As of Wednesday, July 9, 2014
DEAR DOCTOR K: I sometimes have dark, strong-smelling urine. Should I be concerned?
DEAR READER: Given that this happens only occasionally, it probably is not something to worry about. But before reassuring you, I would need answers to some questions:
— By dark, do you mean dark yellow? Or is your urine brown or red?
If your urine is just a dark yellow color at times, especially when you don’t drink enough fluids, then you don’t need to worry. Dark yellow urine is a sign of dehydration. Your urine is dark because your kidneys are doing what they are supposed to do when you are dehydrated: conserving water by making less urine. If this is the case, drink more water —eight 8-ounce glasses each day.
Certain foods and medicines can change urine color and make it smell. Eating asparagus is a good example of a food that causes your urine to take on a distinct odor. Eating beets can turn your urine red and make you worry that you might have blood in your urine. (We doctors have manufactured a medical term for this condition: “beeturia.”)
There are times when a change in the color or smell of your urine warrants a visit to your doctor. For example, see your doctor if your urine is ever red (unless you’ve eaten beets in the past 24 to 48 hours) or brown. This could be a sign of something serious, like a bladder, kidney, blood or liver problem.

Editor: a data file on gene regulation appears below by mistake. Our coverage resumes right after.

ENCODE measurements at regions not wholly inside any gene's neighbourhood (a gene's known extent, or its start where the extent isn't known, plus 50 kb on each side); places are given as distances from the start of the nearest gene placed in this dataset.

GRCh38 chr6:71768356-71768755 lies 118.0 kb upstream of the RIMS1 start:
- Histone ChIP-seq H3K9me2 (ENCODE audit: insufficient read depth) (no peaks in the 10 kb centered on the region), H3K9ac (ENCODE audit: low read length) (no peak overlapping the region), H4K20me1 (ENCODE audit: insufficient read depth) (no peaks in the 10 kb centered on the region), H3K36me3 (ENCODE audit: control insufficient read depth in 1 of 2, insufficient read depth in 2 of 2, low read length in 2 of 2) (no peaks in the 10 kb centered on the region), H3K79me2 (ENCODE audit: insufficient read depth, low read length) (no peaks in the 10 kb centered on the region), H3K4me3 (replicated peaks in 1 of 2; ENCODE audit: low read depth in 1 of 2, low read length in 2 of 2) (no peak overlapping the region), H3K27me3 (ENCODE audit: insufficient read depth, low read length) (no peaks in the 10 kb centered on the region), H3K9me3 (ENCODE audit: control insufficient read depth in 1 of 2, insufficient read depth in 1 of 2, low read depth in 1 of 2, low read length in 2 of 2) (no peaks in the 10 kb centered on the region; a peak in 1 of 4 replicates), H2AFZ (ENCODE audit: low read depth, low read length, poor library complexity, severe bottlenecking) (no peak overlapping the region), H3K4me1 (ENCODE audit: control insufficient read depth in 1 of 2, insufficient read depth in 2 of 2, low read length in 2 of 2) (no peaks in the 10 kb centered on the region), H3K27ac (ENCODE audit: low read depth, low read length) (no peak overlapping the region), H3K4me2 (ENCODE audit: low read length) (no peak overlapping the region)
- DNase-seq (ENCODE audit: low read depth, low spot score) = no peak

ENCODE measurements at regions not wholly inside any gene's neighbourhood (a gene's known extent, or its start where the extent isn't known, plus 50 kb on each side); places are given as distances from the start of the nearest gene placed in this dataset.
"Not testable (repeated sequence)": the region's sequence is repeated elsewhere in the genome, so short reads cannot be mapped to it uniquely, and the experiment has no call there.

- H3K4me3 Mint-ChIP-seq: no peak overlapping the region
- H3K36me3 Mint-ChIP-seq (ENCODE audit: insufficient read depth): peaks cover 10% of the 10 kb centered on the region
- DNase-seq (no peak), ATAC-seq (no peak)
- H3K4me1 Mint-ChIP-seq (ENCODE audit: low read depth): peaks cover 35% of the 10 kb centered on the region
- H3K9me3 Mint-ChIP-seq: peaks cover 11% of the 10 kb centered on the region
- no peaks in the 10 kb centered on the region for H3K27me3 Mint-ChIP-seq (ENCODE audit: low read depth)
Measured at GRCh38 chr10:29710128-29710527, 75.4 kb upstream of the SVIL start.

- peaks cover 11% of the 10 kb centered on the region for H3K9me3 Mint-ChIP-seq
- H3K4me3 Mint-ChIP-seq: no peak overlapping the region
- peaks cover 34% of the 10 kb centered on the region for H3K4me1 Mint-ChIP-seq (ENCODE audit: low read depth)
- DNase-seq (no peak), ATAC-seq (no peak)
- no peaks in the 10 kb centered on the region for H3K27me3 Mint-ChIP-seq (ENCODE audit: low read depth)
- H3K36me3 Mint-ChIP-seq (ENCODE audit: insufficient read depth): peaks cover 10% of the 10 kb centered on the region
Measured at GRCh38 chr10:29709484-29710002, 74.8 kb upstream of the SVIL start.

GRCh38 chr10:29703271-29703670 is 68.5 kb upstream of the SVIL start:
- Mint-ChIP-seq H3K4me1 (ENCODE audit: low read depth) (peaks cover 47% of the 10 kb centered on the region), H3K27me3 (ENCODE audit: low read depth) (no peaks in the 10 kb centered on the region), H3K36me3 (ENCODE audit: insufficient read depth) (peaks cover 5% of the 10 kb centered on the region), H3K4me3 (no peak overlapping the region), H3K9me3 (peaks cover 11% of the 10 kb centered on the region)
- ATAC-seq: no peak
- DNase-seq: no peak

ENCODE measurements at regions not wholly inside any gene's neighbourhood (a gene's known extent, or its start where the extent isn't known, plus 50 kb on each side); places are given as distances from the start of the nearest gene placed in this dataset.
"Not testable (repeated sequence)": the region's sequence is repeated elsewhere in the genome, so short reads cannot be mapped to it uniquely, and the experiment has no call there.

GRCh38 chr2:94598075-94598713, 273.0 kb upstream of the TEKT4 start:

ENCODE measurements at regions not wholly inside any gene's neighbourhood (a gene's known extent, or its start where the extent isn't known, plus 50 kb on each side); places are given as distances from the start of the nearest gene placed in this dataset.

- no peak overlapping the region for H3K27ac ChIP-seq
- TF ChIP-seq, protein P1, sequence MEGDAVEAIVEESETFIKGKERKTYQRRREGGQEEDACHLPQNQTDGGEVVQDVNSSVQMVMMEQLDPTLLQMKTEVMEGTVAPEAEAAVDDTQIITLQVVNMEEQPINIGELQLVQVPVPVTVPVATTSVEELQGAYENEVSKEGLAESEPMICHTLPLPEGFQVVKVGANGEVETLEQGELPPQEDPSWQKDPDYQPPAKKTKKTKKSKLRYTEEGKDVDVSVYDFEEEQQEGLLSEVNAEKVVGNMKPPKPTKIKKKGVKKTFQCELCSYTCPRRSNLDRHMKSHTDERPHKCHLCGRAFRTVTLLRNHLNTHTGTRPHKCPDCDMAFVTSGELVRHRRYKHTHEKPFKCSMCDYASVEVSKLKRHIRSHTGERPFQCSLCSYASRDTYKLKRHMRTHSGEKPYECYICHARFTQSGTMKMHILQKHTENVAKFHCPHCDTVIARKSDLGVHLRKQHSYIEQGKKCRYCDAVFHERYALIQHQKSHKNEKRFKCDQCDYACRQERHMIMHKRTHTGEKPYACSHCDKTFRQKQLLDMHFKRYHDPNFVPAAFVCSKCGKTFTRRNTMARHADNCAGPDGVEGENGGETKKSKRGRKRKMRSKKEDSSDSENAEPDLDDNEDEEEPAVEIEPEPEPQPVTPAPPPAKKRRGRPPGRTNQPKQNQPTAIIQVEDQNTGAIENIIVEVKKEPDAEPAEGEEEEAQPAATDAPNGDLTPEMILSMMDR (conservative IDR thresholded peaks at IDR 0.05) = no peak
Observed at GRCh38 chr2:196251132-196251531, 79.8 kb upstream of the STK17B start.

— Does it hurt when you urinate? Do you have pain high up on one (or both) sides of your back, weakness, fatigue or fever?
If so, you should see your doctor. You could be having intermittent bacterial infections of your urinary tract. Usually, such infections don't turn urine dark — unless they cause temporary bleeding — but they can. Urinary tract infections often cause pain when you urinate. Other symptoms include having to urinate often and feeling a pressure to urinate.
— Have the whites of your eyes turned yellow?
If so, you could be having liver trouble. When the liver is not working properly, increased amounts of a dark pigment (bilirubin) appear in the blood and in the urine. Your doctor can check your liver function with blood tests.
If you’re concerned, collect a fresh urine sample when you have dark urine. Any kind of container is OK. Bring the urine sample to the doctor within a few hours after collecting it. The doctor will be able to test the urine for blood cells (looking for both bleeding and infection). The urine also can be tested to see if the kidneys are conserving water, as they do when you get dehydrated.
Finally, the urine can be tested for chemicals that turn the urine dark, such as bilirubin or myoglobin. To test for a bacterial infection, it’s best to provide a fresh urine sample collected in a sterile container at the doctor’s office.
Dr. Komaroff is a physician and professor at Harvard Medical School. To send questions, go to AskDoctorK.com, or write: Ask Doctor K, 10 Shattuck St., Second Floor, Boston, MA 02115.